HORI RAP V Hayabusa Review – Punched Out

While fighting games can be played using a regular console controller, fighting game purists will argue that using a proper “fight stick” can’t be beat for pin-point precision when executing combos, special and ultra moves. 

Thankfully, there’s a lot of choices for those who want an authentic arcade experience at home. One of these said choices is hardware maker HORI’s “Real Arcade Pro V Hayabusa” or more commonly known as the RAP V Hayabusa. Manufactured by reliable hardware maker HORI, the RAP V is the 2017 version of the same stick that was available for the PlayStation 3 back then, though this time, a headphone jack is included which was an oft-requested feature of the stick.

Ninja Build

Same as with the older RAP model, the RAP V Hayabusa is once again built with HORI’s Hayabusa stick and Kuro buttons. If you prefer Sanwa parts though, that’s a matter of preference. Overall, the build is very sturdy, with my 50-pound three-year old even stepping on the arcade stick with no discernible effect whatsoever visually or in performance. 

In case you didn’t know, the RAP V is cabled like its predecessor, though that most likely won’t be an issue given the generous 10-ft long cable, and the precision that comes with no controller lag from wireless controllers. Unfortunately, the upper tray that houses the cable is the lone sore spot in the stick’s build, since it feels plastic-y, and can be taken out completely very easily (which I’ve managed to do).

If you prefer to mod your arcade sticks, that might be harder to do with the RAP V given you’ll need to unscrew a lot. Admittedly, I’m quite happy with the stock sticks and buttons, nor am I hardcore enough to mod it.

Overall, the buttons might be a bit too clicky for some, but for me, it’s a welcome addition that reminds me of the time when I spent hours inside arcades playing Street Fighter II. The stick has a nice square-corner space of movement, which should feel at home for traditional fighting game fans.

Battle Tested

During my review, I used the RAP V Hayabusa on Street Fighter V, Tekken 7 and Injustice 2. While it was arcade perfect with both Street Fighter V and Tekken 7, the same couldn’t be said for Injustice 2. Mind, I attribute this mostly to me not being any good with the game, and fumbling more often than not with Injustice 2‘s peripheral button-focused gameplay mechanics. It’s not like Tekken 7 or Street Fighter V, where the stick and six buttons are all you need to pull of any move, ultimate, etc.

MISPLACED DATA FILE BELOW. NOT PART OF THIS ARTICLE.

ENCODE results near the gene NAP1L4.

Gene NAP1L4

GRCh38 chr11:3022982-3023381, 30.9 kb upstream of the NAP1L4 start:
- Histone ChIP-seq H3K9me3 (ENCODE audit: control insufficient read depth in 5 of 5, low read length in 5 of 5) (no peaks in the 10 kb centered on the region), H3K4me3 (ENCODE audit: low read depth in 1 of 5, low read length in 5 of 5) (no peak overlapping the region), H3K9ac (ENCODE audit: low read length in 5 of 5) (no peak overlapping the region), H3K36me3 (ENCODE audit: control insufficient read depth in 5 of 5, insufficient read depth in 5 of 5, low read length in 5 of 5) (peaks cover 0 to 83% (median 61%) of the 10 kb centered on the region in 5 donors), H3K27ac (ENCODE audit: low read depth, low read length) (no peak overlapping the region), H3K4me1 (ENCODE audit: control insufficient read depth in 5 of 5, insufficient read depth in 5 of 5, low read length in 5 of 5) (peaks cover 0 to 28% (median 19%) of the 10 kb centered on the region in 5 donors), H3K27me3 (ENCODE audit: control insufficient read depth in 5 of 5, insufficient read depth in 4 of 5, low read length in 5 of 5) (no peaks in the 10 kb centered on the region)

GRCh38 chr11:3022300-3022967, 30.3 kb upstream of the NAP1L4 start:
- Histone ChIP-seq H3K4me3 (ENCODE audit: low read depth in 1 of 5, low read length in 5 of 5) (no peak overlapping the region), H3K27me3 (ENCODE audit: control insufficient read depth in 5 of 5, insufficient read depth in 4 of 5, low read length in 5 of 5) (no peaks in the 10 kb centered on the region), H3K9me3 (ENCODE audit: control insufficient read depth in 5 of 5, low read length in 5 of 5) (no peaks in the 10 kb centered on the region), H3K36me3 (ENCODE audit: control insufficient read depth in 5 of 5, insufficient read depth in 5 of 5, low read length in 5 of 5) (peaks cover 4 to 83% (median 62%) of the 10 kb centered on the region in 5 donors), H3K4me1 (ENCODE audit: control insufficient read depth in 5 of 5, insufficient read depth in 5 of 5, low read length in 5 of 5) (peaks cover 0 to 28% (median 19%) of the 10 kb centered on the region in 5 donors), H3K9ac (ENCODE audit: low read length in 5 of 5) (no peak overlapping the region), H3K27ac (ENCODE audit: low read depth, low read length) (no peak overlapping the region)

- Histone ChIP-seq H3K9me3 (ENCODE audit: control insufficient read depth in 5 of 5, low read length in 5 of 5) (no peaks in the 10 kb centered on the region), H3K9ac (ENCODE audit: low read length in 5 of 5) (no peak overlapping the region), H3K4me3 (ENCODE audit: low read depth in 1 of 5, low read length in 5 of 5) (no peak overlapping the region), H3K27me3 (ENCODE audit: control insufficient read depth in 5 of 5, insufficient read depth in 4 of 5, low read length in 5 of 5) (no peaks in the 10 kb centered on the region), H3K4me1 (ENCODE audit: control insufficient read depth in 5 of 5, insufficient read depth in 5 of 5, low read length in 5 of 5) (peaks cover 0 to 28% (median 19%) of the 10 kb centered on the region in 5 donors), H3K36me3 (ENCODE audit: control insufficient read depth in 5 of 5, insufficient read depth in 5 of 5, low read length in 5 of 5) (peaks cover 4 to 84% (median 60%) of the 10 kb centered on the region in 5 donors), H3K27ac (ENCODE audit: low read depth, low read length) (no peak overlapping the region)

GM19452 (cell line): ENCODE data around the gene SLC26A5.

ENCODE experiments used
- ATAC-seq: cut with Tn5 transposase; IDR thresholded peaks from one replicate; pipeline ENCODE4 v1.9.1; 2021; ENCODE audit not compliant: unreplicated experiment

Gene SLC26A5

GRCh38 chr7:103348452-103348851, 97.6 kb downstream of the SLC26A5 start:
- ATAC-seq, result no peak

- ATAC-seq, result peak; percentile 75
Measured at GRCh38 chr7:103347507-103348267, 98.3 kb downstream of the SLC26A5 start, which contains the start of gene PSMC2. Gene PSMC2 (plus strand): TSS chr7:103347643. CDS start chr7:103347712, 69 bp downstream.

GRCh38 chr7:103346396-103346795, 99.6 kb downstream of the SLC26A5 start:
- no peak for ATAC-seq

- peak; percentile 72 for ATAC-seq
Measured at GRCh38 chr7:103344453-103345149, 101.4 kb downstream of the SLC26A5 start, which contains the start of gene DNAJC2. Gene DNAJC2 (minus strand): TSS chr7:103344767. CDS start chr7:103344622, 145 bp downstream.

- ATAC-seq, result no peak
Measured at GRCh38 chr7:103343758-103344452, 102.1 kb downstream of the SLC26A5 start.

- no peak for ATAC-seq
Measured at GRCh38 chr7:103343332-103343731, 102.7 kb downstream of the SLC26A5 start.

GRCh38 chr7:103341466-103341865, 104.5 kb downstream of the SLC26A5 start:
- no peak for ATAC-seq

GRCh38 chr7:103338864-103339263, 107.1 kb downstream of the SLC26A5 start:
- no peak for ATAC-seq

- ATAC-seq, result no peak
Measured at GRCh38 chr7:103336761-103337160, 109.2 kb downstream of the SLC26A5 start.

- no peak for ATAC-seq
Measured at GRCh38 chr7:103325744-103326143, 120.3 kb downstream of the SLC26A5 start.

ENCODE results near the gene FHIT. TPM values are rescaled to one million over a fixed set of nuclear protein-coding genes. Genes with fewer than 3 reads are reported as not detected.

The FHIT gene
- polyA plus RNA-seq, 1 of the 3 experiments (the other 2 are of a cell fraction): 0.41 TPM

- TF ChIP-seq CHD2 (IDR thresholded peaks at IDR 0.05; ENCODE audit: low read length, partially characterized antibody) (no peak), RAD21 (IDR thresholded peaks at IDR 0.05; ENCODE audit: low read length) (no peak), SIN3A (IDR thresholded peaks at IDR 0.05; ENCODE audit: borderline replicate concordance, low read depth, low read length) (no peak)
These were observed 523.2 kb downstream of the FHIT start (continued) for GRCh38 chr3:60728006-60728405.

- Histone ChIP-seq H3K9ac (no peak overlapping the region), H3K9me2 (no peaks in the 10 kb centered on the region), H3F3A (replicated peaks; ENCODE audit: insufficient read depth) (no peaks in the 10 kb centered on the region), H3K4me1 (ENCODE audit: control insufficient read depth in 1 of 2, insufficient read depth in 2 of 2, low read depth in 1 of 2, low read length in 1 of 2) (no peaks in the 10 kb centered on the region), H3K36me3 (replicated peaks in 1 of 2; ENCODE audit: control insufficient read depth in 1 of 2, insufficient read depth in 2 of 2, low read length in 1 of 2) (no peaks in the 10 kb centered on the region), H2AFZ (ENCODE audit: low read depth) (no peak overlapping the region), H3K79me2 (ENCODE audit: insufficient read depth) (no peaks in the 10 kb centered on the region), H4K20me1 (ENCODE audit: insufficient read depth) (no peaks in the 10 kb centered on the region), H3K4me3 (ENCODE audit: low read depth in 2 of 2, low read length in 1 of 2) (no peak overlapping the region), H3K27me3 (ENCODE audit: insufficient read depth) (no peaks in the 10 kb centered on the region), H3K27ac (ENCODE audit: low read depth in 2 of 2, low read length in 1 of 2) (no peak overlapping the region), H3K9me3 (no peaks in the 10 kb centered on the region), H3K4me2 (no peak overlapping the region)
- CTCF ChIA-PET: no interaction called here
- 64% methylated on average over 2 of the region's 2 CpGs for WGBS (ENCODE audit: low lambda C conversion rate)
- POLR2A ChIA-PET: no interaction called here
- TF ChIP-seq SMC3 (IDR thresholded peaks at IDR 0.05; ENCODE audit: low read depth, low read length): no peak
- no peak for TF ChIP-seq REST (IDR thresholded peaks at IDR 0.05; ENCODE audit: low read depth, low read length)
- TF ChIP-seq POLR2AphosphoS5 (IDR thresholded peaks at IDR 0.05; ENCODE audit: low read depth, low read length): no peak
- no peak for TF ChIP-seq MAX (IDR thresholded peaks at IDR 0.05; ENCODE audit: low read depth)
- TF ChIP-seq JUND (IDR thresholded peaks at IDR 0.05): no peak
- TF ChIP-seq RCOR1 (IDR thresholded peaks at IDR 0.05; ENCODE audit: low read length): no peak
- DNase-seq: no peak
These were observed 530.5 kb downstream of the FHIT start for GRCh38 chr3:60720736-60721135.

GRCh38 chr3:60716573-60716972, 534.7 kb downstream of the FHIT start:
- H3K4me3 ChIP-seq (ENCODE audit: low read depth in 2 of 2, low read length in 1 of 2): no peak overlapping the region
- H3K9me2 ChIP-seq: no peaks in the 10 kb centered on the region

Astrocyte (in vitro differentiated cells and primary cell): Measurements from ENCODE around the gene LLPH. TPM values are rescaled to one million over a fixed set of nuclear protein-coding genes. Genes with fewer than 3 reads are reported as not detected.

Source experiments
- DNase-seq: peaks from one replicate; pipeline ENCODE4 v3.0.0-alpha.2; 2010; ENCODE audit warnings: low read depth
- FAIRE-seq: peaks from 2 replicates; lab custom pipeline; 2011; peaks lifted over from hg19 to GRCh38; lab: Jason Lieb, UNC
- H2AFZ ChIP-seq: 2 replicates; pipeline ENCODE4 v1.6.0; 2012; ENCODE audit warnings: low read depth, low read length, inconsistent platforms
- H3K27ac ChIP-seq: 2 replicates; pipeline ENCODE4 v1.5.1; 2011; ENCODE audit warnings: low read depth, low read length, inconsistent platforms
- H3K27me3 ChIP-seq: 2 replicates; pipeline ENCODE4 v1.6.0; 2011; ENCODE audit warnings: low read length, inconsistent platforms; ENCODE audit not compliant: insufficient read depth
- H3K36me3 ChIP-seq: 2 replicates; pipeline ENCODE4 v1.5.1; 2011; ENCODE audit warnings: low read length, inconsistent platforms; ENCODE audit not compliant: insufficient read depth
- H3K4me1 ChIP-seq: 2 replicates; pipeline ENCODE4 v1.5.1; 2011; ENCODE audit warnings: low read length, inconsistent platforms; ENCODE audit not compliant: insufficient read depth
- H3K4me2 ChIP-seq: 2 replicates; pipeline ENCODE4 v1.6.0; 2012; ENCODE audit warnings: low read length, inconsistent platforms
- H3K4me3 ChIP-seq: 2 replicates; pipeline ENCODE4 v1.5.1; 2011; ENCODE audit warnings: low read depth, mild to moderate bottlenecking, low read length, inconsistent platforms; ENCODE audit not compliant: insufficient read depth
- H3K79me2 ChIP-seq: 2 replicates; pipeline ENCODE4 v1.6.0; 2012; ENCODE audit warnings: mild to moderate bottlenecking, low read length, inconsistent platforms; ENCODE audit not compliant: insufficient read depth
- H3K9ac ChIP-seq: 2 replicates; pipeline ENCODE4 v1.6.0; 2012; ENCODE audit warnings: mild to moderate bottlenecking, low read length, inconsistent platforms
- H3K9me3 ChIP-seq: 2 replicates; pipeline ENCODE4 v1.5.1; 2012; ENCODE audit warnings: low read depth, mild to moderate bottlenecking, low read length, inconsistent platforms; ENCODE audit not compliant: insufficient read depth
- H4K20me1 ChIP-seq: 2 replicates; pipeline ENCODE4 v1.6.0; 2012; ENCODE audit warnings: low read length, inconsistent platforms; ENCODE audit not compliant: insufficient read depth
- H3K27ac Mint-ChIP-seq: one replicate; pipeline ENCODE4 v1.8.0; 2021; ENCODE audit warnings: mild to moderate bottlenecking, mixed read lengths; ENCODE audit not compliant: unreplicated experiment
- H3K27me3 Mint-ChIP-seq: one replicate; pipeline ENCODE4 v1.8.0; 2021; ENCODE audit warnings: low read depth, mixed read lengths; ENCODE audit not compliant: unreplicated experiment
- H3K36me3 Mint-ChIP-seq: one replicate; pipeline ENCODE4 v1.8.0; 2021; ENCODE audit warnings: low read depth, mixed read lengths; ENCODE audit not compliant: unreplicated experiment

Speaking of buttons, the RAP V Hayabusa also has turbo buttons if you need or are into that sort of thing. I personally didn’t find any need for it, but it’s a welcome addition that should prove useful to some fight fans. This can be located on the right side, along with buttons for PS4 Home, Share, and L3 and R3. It’s out of the way, yet still within reach if you need to get to ’em.

Heavyweight Slams

The RAP V Hayabusa has product dimensions of 18.9 x 11.4 x 5.9 inches, which means it’s one hefty stick. The size is complemented by the weight (around 6lbs give or take), that gives it a fairly solid base regardless if you’re using it on a desk, carpet, floor or even your lap.

If you are considering using this on your lap, be prepared to install your own foam or non-slip rubber to put on the stick’s underbelly. The rubber stoppers are good if you’re playing it on a flat surface, but having cold steel (or hot steel) on your legs doesn’t feel good — particularly if you wear shorts while gaming. 

Sonic Boom!

Possibly the biggest con with the RAP V Hayabusa (other than the cable cover being flimsy) is that the box and manuals are in Japanese, which says something about the arcade stick as a whole. Other than that though, the build quality is excellent, it’s perfect for different kinds of fighting games, and compared to the past version, there’s a headphone jack, too. Priced at a relatively affordable $150 at Play-Asia.com (without shipping), it’s definitely bang for the buck for fighting game fans, especially considering you can use it for not only the PS4, but also for the PS3 and PC (use the PS3 setting for PC).

Sure, there might be more expensive sticks out there, and cheaper ones are viable, too. But for something that just lets you plug and play without thinking of anything else, the RAP V Hayabusa is hard to beat.

Pros:

  • Fantastic build quality
  • Bang for the buck
  • Works on PS4/PS3 and PC
  • Stock buttons and stick are good

Cons:

  • Flimsy cable cover
  • Box, manuals all in Japanese
  • No underside padding at all aside from rubber stoppers
  • Hard to mod

Review unit provided by Play-Asia.com, check the banner below to go straight to the “Games” section . Use code “pixelenemy” at checkout to get $3 off your next purchase (terms and conditions apply).
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